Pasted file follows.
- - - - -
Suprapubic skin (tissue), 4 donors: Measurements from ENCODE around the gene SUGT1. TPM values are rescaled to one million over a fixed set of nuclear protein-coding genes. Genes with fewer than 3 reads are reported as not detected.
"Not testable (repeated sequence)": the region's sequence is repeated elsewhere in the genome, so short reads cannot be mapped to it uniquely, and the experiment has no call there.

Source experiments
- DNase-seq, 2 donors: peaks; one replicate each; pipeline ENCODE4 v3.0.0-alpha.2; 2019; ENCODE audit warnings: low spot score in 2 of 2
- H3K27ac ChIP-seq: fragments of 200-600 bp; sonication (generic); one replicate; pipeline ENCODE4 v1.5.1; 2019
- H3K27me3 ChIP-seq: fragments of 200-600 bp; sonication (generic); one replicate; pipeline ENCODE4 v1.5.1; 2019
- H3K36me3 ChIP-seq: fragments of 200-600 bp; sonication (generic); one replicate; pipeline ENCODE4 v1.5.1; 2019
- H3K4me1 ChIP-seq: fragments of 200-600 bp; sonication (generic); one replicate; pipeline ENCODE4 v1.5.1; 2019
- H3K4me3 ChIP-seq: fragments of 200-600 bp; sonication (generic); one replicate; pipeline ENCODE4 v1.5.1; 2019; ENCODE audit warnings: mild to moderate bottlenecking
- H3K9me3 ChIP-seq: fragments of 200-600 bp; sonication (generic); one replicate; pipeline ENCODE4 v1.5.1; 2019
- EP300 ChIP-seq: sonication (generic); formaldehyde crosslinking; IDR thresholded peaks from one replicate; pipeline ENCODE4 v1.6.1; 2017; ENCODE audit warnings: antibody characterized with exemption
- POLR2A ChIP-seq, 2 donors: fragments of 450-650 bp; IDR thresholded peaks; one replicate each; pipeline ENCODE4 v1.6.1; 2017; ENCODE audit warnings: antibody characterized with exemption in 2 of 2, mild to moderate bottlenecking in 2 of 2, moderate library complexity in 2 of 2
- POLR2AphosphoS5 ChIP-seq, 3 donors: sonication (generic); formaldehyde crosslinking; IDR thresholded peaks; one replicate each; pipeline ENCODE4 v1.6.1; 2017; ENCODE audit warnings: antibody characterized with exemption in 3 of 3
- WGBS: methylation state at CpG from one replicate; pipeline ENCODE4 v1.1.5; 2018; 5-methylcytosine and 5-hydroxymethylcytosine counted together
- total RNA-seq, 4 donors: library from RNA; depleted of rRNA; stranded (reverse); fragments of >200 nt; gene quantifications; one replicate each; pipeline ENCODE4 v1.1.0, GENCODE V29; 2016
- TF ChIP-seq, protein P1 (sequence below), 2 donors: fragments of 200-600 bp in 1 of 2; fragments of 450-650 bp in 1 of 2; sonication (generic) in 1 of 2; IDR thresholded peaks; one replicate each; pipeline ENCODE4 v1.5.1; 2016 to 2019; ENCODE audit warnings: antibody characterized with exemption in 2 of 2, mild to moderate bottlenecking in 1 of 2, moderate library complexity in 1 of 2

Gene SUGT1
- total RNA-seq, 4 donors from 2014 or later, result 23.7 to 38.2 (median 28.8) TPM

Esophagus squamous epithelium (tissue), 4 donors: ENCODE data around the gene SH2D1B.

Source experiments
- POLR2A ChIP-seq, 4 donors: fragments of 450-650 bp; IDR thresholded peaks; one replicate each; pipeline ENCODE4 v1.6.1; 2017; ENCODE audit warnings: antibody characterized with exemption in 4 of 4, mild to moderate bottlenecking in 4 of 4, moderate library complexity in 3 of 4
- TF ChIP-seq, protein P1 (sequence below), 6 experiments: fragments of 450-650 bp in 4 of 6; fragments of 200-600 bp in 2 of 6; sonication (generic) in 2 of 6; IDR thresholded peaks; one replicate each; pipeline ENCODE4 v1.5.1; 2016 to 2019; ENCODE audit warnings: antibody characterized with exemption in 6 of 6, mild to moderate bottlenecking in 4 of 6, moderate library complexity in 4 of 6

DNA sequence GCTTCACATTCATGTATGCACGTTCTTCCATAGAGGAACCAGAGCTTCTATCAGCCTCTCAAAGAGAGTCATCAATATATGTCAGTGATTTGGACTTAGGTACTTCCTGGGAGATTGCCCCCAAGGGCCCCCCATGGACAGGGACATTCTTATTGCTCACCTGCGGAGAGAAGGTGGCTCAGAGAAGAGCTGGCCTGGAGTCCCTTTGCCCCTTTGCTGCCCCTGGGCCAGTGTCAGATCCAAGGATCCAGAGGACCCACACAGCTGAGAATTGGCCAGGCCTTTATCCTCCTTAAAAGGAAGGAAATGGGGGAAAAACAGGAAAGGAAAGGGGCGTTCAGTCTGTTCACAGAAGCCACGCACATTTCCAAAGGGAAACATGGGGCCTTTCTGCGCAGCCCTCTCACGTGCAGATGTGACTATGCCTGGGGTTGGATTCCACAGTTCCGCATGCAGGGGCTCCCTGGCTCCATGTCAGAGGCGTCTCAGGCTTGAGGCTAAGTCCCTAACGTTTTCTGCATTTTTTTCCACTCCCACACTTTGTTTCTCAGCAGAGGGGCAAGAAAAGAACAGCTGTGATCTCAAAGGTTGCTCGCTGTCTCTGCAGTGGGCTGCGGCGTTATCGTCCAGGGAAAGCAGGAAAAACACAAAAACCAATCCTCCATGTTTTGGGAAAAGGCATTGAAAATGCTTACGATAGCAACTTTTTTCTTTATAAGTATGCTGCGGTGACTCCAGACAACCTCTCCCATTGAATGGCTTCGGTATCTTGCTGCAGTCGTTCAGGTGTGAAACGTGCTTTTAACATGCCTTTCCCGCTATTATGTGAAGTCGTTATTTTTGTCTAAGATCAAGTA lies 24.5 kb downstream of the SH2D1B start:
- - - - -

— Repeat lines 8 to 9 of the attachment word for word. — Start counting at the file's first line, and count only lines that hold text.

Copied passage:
- H3K4me1 ChIP-seq: fragments of 200-600 bp; sonication (generic); one replicate; pipeline ENCODE4 v1.5.1; 2019
- H3K4me3 ChIP-seq: fragments of 200-600 bp; sonication (generic); one replicate; pipeline ENCODE4 v1.5.1; 2019; ENCODE audit warnings: mild to moderate bottlenecking